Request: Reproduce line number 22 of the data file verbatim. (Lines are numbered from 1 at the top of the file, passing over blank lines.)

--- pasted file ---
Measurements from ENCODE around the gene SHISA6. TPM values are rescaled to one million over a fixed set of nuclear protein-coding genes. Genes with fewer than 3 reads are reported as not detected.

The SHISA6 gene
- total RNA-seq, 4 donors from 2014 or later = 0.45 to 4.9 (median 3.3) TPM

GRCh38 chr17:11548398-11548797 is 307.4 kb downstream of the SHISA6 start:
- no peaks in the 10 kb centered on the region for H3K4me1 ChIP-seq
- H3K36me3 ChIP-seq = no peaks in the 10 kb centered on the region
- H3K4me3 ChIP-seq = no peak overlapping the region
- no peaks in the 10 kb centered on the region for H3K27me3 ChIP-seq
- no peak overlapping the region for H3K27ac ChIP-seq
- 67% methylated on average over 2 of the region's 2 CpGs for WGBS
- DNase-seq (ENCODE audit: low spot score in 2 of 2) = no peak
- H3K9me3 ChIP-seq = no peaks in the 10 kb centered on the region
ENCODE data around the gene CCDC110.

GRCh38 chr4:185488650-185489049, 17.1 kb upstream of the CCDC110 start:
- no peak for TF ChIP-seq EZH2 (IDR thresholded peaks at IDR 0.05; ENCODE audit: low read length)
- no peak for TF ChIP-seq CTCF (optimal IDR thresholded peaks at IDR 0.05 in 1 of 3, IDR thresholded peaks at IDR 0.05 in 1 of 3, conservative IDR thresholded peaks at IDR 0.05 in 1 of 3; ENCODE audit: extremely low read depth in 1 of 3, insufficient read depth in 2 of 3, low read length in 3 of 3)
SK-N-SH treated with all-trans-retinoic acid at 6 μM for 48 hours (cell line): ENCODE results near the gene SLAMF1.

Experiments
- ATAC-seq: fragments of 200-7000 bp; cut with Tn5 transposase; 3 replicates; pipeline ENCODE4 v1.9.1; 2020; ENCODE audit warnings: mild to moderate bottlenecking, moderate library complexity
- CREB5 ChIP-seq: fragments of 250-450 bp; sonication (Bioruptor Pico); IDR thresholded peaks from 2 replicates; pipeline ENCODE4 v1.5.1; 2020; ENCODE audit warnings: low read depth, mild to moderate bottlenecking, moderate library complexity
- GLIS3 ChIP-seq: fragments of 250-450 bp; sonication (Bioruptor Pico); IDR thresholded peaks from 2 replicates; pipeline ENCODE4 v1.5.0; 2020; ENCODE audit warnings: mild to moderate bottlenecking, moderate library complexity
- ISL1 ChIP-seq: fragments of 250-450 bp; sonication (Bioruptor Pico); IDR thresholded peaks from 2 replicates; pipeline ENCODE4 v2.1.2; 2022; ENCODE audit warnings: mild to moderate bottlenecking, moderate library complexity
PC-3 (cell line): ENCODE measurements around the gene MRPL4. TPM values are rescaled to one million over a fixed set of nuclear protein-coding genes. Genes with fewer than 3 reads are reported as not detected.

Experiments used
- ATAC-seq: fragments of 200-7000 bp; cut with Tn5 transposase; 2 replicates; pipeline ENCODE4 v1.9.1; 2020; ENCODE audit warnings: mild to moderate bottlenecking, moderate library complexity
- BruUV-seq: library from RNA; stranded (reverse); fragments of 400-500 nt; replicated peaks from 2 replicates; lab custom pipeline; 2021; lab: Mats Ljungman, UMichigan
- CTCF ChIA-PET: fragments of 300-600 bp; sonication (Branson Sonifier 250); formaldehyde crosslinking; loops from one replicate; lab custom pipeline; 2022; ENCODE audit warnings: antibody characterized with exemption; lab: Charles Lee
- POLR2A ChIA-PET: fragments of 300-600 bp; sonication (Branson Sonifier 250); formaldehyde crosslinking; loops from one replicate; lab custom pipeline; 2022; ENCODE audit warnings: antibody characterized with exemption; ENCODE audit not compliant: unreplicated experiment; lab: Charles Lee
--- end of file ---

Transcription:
- ISL1 ChIP-seq: fragments of 250-450 bp; sonication (Bioruptor Pico); IDR thresholded peaks from 2 replicates; pipeline ENCODE4 v2.1.2; 2022; ENCODE audit warnings: mild to moderate bottlenecking, moderate library complexity